Wait - this is news?
"Consistent with that is the fact that there are new conditions—nesidioblastosis, noninsulinoma pancreatogenous hypoglycemia syndrome, hyperinsulinemia and hypoglycemia—[that are] becoming more common after gastric bypass,”
If you are new to my blog -- I self-diagnosed (well, myself!) with reactive hypoglycemia as a result of gastric bypass surgery in my first post operative year.
I found myself with a severe case of "hand-in-box" syndrome and subsequent blood sugar readings in the 20-40 range after eating. I found that doctors were not quite versed in what was happening to me -- so I had to deal with my issue on my own.
Now, in my tenth post-operative year, I know how to Eat Around My Gastric Bypass Surgery To Avoid Damaging Blood Sugar Lows -- because as you may also note: I became an epileptic post-RNY and severe low sugars can trigger seizure activity in the brain. While it has been established that my epilepsy is not connected to my low blood sugar - it can be triggered by it - so I am careful to avoid stepping into obvious triggers.
We patients - have been screaming about these symptoms for years and often been laughed AT - or ignored.
Just hook us up to an IV bag of glucose - we'll lose our cyclic regains and stop the insanity.
Despite its reputation as the gold standard for weight loss, gastric bypass surgery may result in a post-meal glucose spike followed by a blood sugar crash that causes between-meal hunger, according to recent findings. The research examined the effects of different bariatric procedures on post-meal glucose reactions.
Mitchell S. Roslin, MD, Lenox Hill Hospital, New York City, and his colleagues first became interested in glucose tolerance testing after noticing that many of their patients who regained weight after gastric bypass surgery complained of inter-meal hunger, especially following meals rich in simple carbohydrates.
“Consistent with that is the fact that there are new conditions—nesidioblastosis, noninsulinoma pancreatogenous hypoglycemia syndrome, hyperinsulinemia and hypoglycemia—[that are] becoming more common after gastric bypass,” Dr. Roslin said. “These are entities surgeons rarely encountered previous to this [era in bariatric surgery].”
The research was presented at the 2013 meeting of the Society of American Gastrointestinal and Endoscopic Surgeons. The study was sponsored by Covidien.
Dr. Roslin and his team decided to compare glucose metabolism among patients who had undergone gastric bypass, sleeve gastrectomy or duodenal switch (DS), in which a common channel of at least 125 cm was preserved.
“This type of model gives us the ability to compare two operations that preserve the pyloric valve, as well as two operations that have an intestinal bypass component,” he said.
In the prospective, nonrandomized study, 13 patients received gastric bypass, 12 received sleeve gastrectomy and 13 underwent DS. All completed an oral glucose tolerance test (GTT) at baseline and at six, nine and 12 months. The nine-month GTT comprised a solid mixed-meal muffin. The only significant, preoperative difference among the patients was greater body mass index in the DS group. There were no significant differences in their glucose homeostasis parameters, fasting glucose or insulin.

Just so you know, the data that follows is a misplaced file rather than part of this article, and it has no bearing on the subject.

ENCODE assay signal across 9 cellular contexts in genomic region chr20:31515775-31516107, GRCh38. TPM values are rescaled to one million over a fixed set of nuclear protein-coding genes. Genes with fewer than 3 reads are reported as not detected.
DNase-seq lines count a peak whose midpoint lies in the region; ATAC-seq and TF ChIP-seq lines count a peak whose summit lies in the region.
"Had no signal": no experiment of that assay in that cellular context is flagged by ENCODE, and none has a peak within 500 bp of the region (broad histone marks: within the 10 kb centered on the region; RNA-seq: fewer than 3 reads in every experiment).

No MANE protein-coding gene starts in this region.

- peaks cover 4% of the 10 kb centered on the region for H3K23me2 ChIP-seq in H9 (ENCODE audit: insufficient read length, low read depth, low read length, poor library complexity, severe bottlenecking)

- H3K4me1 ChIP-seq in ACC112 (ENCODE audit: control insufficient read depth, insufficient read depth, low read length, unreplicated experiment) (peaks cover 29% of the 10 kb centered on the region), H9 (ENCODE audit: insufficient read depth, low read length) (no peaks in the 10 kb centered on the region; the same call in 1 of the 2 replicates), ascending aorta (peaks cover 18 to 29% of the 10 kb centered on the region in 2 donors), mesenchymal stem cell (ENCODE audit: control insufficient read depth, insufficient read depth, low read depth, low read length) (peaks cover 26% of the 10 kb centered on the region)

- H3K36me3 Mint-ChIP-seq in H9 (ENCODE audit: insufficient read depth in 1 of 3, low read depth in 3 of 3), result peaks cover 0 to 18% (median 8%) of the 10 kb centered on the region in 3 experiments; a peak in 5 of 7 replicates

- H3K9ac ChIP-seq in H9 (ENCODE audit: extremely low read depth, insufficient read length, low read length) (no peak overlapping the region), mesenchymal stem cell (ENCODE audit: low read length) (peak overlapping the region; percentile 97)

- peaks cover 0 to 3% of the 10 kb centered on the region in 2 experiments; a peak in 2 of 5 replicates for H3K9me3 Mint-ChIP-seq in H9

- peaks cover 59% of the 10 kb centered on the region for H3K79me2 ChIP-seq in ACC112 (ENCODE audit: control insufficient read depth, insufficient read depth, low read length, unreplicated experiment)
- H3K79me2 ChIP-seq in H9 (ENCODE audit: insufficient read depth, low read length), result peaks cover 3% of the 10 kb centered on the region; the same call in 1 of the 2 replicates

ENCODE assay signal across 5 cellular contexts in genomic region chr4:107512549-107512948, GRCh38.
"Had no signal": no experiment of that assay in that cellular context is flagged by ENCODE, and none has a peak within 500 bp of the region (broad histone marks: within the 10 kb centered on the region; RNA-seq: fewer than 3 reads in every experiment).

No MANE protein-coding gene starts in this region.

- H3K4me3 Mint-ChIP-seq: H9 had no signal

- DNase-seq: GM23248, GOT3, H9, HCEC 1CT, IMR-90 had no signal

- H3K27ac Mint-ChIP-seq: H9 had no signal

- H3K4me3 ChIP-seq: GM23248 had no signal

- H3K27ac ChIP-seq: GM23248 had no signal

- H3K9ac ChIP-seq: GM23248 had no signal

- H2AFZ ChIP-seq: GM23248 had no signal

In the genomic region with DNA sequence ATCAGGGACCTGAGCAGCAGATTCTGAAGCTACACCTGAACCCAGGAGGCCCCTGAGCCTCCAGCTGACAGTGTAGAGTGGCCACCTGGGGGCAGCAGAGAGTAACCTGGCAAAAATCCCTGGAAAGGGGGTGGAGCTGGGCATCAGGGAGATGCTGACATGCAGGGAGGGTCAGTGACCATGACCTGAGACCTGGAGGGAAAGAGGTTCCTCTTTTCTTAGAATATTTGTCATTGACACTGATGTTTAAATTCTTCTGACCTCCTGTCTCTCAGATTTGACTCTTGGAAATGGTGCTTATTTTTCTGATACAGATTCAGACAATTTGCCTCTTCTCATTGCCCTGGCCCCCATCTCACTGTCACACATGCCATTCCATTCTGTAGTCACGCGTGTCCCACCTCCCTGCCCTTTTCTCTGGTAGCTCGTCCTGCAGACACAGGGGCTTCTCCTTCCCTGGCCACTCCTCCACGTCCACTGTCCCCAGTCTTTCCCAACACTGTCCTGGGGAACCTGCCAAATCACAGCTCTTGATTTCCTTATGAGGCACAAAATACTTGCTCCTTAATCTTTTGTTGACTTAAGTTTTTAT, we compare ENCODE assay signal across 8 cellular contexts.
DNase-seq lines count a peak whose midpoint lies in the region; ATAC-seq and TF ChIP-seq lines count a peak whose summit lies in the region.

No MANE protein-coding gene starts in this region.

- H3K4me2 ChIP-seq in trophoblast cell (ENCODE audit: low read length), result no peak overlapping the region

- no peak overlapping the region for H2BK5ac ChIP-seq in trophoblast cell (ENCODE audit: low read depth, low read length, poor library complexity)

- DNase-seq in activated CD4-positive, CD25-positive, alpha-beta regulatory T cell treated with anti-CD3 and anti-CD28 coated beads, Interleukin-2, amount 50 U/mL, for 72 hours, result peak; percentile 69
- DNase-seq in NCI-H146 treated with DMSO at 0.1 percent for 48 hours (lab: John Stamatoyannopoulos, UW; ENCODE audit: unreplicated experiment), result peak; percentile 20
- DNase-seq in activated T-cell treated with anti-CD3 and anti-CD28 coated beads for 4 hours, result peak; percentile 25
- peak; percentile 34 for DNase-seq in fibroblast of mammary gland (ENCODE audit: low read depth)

At 12 months, the DS patients lost significantly more weight than the other two groups, although those patients also experienced good weight loss. All of the operations reduced fasting blood glucose levels as well. But after GTT, the gastric bypass group had much higher levels of one-hour glucose than the DS group, and the sleeve gastrectomy group had intermediate levels. The gastric bypass group also had higher one-hour insulin levels, higher even than their preoperative level, whereas insulin was suppressed in the DS group.
“When you have high insulin, glucose falls, and we know that hypoglycemia causes hunger,” Dr. Roslin said. “Looking at the one- to two-hour glucose ratio, the gastric bypass patients have the highest one-hour sugar [levels] and the lowest two-hour sugar [levels], and I think this begins to explain why we have inter-meal hunger with gastric bypass.”
All of the operations resulted in significant weight loss and other positive outcomes, but compared with gastric bypass patients, DS patients had a much smaller rise in one-hour glucose and insulin levels.
“The sleeve behaves intermediately to the bypass and DS, meaning that preserving the pylorus may be part of the explanation, but not the whole story,” Dr. Roslin said.
“Obviously, controlled trials between gastric bypass and DS are needed to determine the real long-term significance, but I think we should all be cautious before we label gastric bypass the gold standard operation,” he said.
Kevin M. Reavis, MD, of the Division of Gastrointestinal and Minimally Invasive Surgery, The Oregon Clinic, Portland, said that improved assays are allowing for a more rapid and better understanding of the true complexity of the physiologic changes that contribute to the results seen with each of the bariatric procedures.
“This study highlights aspects of glucose metabolism that have previously been underappreciated,” Dr. Reavis said. “Although it is a relatively small study, it illustrates that with gastric bypass, sleeve gastrectomy and duodenal switch, there are substantial metabolic changes we are just beginning to understand and must investigate on a larger scale in order to optimize clinical outcomes.”